With its slate floors and subdued lighting, Arne Jacobsen-inspired egg-chairs and printed wall panels by French architect Philippe Avanzi, a certain lunch spot in Manhattan’s uber-hip Chelsea district fits right in with the nearby boutiques and art galleries. Less predictable is the place’s name: McDonald’s.
Late last year, the franchisee Paul Hendel became the first operator in the Golden Arches’ 14,000-unit system to adopt the “urban redesign” aesthetic—one that the burger chain had earlier used to update its locations throughout the E.U. At roughly the same time, archrival Burger King an-nounced plans to make over its 12,000 American units with an industrial look featuring corrugated metal and brick walls—all in the name of décor. Menus, prices and clientele will largely remain the same. The upshot? Expect fast-food interiors to change.
What’s going on here? Well, in large part, it’s because of Starbucks—or at least the effect that Starbucks and other so-called “fast-casual” restaurant chains have had on the QSR segment. Roughly translated, it boils down to, get hip or risk losing market share.
For decades, QSRs adopted some variation of the standard layout of fiberglass seats and mustard-colored wallpaper. The materials were cheap to buy, easy to keep clean—and who cared what the restaurants looked like? Most fast-food customers didn’t stay much longer than 15 minutes, anyway. But fast food’s strategy is changing. Not only do quick-serve chains have to hold their own against encroachment of fast-casual competitors like Chipotle and Panera (which offer nicer settings and higher-end fare for only a modest bump in the average ticket), but consumer eating habits are also getting more sophisticated. In a category whose main culinary attribute has always been “fast,” companies are increasingly catering to consumers who want to linger. Wi-Fi is a given and among other new features are laptop plugs, upholstered chairs and flatscreen TVs.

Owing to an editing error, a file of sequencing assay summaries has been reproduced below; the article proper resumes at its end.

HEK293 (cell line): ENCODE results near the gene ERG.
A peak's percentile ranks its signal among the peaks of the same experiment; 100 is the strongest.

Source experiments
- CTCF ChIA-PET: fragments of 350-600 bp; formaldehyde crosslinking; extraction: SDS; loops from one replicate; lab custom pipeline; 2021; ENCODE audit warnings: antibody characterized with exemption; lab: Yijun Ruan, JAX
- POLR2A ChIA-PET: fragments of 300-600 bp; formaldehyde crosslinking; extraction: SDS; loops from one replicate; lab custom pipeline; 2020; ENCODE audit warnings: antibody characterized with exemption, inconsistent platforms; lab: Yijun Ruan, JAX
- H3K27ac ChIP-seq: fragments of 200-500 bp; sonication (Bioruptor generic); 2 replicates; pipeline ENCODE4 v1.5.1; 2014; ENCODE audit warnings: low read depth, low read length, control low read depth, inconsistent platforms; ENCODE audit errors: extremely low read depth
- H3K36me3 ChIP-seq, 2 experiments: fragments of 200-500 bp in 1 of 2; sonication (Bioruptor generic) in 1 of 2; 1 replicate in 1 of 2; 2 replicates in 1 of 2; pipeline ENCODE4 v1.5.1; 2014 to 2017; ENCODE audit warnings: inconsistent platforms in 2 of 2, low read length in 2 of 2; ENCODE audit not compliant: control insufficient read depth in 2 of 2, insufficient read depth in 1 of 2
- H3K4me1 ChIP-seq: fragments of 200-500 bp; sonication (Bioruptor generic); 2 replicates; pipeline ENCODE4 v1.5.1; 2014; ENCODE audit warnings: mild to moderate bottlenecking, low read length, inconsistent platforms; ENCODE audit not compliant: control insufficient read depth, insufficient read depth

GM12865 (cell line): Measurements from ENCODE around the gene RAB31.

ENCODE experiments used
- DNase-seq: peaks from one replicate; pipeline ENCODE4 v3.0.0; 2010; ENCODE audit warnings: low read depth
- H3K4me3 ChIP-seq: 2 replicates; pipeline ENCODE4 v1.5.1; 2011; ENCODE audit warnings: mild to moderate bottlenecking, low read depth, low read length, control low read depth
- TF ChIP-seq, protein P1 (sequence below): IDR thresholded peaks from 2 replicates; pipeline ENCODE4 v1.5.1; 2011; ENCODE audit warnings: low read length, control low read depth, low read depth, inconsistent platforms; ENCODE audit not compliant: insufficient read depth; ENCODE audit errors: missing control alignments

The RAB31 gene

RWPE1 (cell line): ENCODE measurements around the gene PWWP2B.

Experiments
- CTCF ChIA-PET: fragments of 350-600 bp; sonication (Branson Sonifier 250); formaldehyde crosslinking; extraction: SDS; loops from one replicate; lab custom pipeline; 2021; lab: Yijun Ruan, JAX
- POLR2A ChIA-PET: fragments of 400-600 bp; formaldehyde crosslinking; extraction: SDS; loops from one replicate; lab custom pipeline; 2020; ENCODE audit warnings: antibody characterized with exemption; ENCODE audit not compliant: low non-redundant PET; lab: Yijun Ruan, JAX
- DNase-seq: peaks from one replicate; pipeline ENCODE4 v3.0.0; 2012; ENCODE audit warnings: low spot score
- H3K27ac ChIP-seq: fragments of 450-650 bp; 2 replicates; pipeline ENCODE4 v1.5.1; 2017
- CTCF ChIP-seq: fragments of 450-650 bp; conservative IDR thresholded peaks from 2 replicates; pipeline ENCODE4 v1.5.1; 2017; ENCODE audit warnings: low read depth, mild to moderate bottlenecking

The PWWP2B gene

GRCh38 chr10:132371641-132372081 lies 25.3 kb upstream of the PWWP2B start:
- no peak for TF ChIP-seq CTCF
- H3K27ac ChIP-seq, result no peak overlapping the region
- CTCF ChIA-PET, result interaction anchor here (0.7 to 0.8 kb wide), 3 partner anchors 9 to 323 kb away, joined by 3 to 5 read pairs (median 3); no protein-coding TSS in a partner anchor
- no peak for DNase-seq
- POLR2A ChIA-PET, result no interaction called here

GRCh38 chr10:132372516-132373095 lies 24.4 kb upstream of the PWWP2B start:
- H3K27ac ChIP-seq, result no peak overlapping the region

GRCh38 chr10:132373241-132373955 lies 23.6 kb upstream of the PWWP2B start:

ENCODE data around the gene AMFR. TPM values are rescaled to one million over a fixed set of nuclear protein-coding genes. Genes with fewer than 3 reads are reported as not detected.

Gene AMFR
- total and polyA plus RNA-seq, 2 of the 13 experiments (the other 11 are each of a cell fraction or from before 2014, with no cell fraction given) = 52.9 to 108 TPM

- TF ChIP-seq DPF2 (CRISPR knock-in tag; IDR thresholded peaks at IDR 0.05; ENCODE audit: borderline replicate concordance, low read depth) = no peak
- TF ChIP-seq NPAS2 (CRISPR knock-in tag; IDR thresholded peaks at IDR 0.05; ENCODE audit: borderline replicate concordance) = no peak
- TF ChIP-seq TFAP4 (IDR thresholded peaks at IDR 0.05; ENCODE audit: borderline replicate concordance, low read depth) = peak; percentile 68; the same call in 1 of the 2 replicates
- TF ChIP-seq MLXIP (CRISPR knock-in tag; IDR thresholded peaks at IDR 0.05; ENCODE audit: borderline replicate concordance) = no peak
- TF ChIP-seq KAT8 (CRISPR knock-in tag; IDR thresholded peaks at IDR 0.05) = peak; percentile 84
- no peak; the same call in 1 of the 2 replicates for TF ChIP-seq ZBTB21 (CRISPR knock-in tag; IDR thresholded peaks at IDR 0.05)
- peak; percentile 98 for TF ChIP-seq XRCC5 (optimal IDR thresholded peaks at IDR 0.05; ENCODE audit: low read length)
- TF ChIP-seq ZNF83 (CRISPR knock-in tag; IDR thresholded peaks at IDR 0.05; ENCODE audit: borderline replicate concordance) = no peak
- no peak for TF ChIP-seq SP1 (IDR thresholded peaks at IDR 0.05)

“[Fast-food operators] realize their space is outdated,” said Ilan Waisbrod, president of the New York firm Studio Gaia, which counts McDonald’s among its clients. “They’re changing the space to be more like a casual restaurant where it’s not just about food; it’s about people sitting down and enjoying it.”
It’s also about the recession. At a time when corporate belt tightening has curtailed spending on traditional advertising, fast-food chains are realizing that cool furnishings can function as real marketing. “Many restaurant operators are looking for an interior design that is a ‘commercial’ for their brand, an image that reaches out to their customers,” said Rich Best, national programs manager for Milwaukee-based Interior Systems (also being contracted by McDonald’s).
McDonald’s has stated that it will spend $1 billion this year in remodeling its company-owned restaurants, though spokesperson Danya Proud points out that consumers should not expect to see the proliferation of Jetsons-like design currently on view in the Chelsea unit. “While some of the remodeled locations will have elements of NYC’s ‘urban redesign,’ that is a look uniquely suited to Manhattan,” she said. “There will be various designs implemented, not just one.”
No doubt, cost is a factor in how far the decorators will be allowed to do their thing, and it’s also no coincidence that McDonald’s’ plans include company-owned locations. Because the bill for retrofits generally falls on the balance sheet of franchisees, it has been historically difficult for large, franchised systems to get their operator communities to commit to overhauls. It’s unclear how this issue will play out when it comes to the recent initiatives at the country’s No. 1 and 2 burger chains. Neil Hogan, creative director of London architects SHH, which designed McDonald’s locations in the U.K., said that his firm had wanted to create a paper-free zone in which all promotions (signage, tray liners, etc.) would appear on LCD screens. But, he said, “that’s time-intensive and expensive.”